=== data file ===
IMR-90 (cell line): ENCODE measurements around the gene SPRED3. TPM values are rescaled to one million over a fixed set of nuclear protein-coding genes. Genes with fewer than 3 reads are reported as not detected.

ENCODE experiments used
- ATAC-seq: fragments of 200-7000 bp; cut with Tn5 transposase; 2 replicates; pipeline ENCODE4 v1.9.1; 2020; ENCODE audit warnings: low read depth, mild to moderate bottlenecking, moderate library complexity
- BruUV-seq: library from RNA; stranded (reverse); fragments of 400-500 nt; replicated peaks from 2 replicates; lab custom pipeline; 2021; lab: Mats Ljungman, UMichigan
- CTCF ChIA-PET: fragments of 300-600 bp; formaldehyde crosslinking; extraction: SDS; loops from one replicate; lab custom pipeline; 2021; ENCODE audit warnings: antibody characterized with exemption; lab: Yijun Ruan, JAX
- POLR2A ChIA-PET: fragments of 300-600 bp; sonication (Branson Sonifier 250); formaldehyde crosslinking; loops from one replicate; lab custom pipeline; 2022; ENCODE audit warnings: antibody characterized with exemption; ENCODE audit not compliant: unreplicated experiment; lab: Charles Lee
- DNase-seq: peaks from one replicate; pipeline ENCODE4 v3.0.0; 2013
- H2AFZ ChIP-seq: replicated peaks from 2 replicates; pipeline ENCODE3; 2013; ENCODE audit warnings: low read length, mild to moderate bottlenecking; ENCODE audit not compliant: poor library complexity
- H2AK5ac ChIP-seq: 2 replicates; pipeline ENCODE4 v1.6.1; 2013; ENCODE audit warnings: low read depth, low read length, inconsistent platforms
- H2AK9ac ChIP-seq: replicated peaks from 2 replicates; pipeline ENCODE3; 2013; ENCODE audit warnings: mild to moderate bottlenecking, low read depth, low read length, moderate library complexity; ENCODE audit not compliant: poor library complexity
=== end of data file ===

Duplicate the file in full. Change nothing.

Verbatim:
IMR-90 (cell line): ENCODE measurements around the gene SPRED3. TPM values are rescaled to one million over a fixed set of nuclear protein-coding genes. Genes with fewer than 3 reads are reported as not detected.

ENCODE experiments used
- ATAC-seq: fragments of 200-7000 bp; cut with Tn5 transposase; 2 replicates; pipeline ENCODE4 v1.9.1; 2020; ENCODE audit warnings: low read depth, mild to moderate bottlenecking, moderate library complexity
- BruUV-seq: library from RNA; stranded (reverse); fragments of 400-500 nt; replicated peaks from 2 replicates; lab custom pipeline; 2021; lab: Mats Ljungman, UMichigan
- CTCF ChIA-PET: fragments of 300-600 bp; formaldehyde crosslinking; extraction: SDS; loops from one replicate; lab custom pipeline; 2021; ENCODE audit warnings: antibody characterized with exemption; lab: Yijun Ruan, JAX
- POLR2A ChIA-PET: fragments of 300-600 bp; sonication (Branson Sonifier 250); formaldehyde crosslinking; loops from one replicate; lab custom pipeline; 2022; ENCODE audit warnings: antibody characterized with exemption; ENCODE audit not compliant: unreplicated experiment; lab: Charles Lee
- DNase-seq: peaks from one replicate; pipeline ENCODE4 v3.0.0; 2013
- H2AFZ ChIP-seq: replicated peaks from 2 replicates; pipeline ENCODE3; 2013; ENCODE audit warnings: low read length, mild to moderate bottlenecking; ENCODE audit not compliant: poor library complexity
- H2AK5ac ChIP-seq: 2 replicates; pipeline ENCODE4 v1.6.1; 2013; ENCODE audit warnings: low read depth, low read length, inconsistent platforms
- H2AK9ac ChIP-seq: replicated peaks from 2 replicates; pipeline ENCODE3; 2013; ENCODE audit warnings: mild to moderate bottlenecking, low read depth, low read length, moderate library complexity; ENCODE audit not compliant: poor library complexity